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The Hidden Golden Chair


Source: Welsh Folk-lore

It is a good many years since Mrs. Mary Jones, Corlanau, Llandinorwig,
Carnarvonshire, told me the following tale. The scene of the story is
the unenclosed mountain between Corlanau, a small farm, and the hamlet,
Rhiwlas. There is still current in those parts a tale of a hidden golden
chair, and Mrs. Jones said that it had once been seen by a young girl,
who might have taken possession of it, but unfortunately she did not do
so, and from that day to this it has not been discovered. The tale is

There was once a beautiful girl, the daughter of poor hardworking
parents, who held a farm on the side of the hill, and their handsome
industrious daughter took care of the sheep. At certain times of the
year she visited the sheep-walk daily, but she never went to the mountain
without her knitting needles, and when looking after the sheep she was
always knitting stockings, and she was so clever with her needles that
she could knit as she walked along. The Fairies who lived in those
mountains noticed this young woman's good qualities. One day, when she
was far from home, watching her father's sheep, she saw before her a most
beautiful golden chair. She went up to it and found that it was so
massive that she could not move it. She knew the Fairy-lore of her
neighbourhood, and she understood that the Fairies had, by revealing the
chair, intended it for her, but there she was on the wild mountain, far
away from home, without anyone near to assist her in carrying it away.
And often had she heard that such treasures were to be taken possession
of at once, or they would disappear for ever. She did not know what to
do, but all at once she thought, if she could by attaching the yarn in
her hand to the chair connect it thus with her home, the chair would be
hers for ever. Acting upon this suggestion she forthwith tied the yarn
to the foot of the chair, and commenced unrolling the ball, walking the
while homewards. But long before she could reach her home the yarn in
the ball was exhausted; she, however, tied it to the yarn in the stocking
which she had been knitting, and again started towards her home, hoping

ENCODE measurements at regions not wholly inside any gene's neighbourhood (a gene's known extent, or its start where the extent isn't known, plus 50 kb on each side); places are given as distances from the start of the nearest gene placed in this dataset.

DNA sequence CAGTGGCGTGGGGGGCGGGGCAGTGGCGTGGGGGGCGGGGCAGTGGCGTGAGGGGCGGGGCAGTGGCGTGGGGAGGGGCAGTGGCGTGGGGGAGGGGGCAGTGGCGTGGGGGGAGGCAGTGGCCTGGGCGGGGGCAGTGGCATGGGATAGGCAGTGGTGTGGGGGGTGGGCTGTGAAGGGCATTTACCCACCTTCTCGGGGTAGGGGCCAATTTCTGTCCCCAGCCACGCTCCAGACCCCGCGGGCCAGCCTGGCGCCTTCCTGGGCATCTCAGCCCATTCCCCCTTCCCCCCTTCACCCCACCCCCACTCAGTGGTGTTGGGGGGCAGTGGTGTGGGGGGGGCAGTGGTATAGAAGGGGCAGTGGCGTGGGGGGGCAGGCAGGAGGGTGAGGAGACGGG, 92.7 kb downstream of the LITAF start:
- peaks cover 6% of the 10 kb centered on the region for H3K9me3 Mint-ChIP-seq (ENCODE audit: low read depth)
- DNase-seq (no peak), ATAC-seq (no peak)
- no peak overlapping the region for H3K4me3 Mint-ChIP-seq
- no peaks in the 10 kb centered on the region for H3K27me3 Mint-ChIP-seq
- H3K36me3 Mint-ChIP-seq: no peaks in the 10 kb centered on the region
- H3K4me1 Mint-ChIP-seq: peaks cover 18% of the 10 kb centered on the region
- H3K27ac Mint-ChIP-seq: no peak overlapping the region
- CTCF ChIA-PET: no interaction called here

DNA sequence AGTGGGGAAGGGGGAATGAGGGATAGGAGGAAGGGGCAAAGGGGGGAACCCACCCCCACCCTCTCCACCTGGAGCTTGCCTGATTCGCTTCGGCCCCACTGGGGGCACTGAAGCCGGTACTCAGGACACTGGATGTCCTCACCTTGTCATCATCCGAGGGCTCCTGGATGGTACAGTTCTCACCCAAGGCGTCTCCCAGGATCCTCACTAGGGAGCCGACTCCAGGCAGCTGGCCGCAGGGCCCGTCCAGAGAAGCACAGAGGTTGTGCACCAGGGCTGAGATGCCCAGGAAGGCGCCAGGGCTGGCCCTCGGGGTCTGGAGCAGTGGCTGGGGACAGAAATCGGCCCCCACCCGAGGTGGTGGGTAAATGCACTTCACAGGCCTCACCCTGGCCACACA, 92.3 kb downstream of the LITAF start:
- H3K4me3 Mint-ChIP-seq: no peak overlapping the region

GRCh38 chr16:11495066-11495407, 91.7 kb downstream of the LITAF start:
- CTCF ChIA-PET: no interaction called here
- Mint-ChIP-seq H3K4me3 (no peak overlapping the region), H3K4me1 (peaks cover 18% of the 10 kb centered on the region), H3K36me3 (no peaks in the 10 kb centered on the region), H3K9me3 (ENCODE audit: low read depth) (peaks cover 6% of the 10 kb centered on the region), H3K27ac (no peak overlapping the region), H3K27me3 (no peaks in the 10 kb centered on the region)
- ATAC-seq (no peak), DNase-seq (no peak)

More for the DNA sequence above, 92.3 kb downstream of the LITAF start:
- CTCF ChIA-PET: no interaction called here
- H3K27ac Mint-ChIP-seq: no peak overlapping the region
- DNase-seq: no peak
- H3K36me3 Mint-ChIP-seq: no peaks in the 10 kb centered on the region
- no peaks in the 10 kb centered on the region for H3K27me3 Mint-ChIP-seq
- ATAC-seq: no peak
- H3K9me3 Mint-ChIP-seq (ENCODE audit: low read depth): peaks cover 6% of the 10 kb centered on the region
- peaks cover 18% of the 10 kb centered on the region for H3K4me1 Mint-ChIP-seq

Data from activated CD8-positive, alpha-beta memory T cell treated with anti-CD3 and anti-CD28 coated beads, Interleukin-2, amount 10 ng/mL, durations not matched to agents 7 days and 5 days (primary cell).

to reach it before the yarn in the stocking would be finished, but she
was doomed to disappointment, for that gave out before she could arrive
at her father's house. She had nothing else with her to attach to the
yarn. She, however, could now see her home, and she began to shout,
hoping to gain the ear of her parents, but no one appeared. In her
distress she fastened the end of the yarn to a large stone, and ran home
as fast as she could. She told her parents what she had done, and all
three proceeded immediately towards the stone to which the yarn had been
tied, but they failed to discover it. The yarn, too, had disappeared.
They continued a futile search for the golden chair until driven away by
the approaching night. The next day they renewed their search, but all
in vain, for the girl was unable to find the spot where she had first
seen the golden chair. It was believed by everybody that the Fairies had
not only removed the golden chair, but also the yarn and stone to which
the yarn had been attached, but people thought that if the yarn had been
long enough to reach from the chair to the girl's home then the golden
chair would have been hers for ever.

Such is the tale. People believe the golden chair is still hidden away
in the mountain, and that some day or other it will be given to those for
whom it is intended. But it is, they say, no use anyone looking for it,
as it is not to be got by searching, but it will be revealed, as if by
accident, to those fated to possess it.

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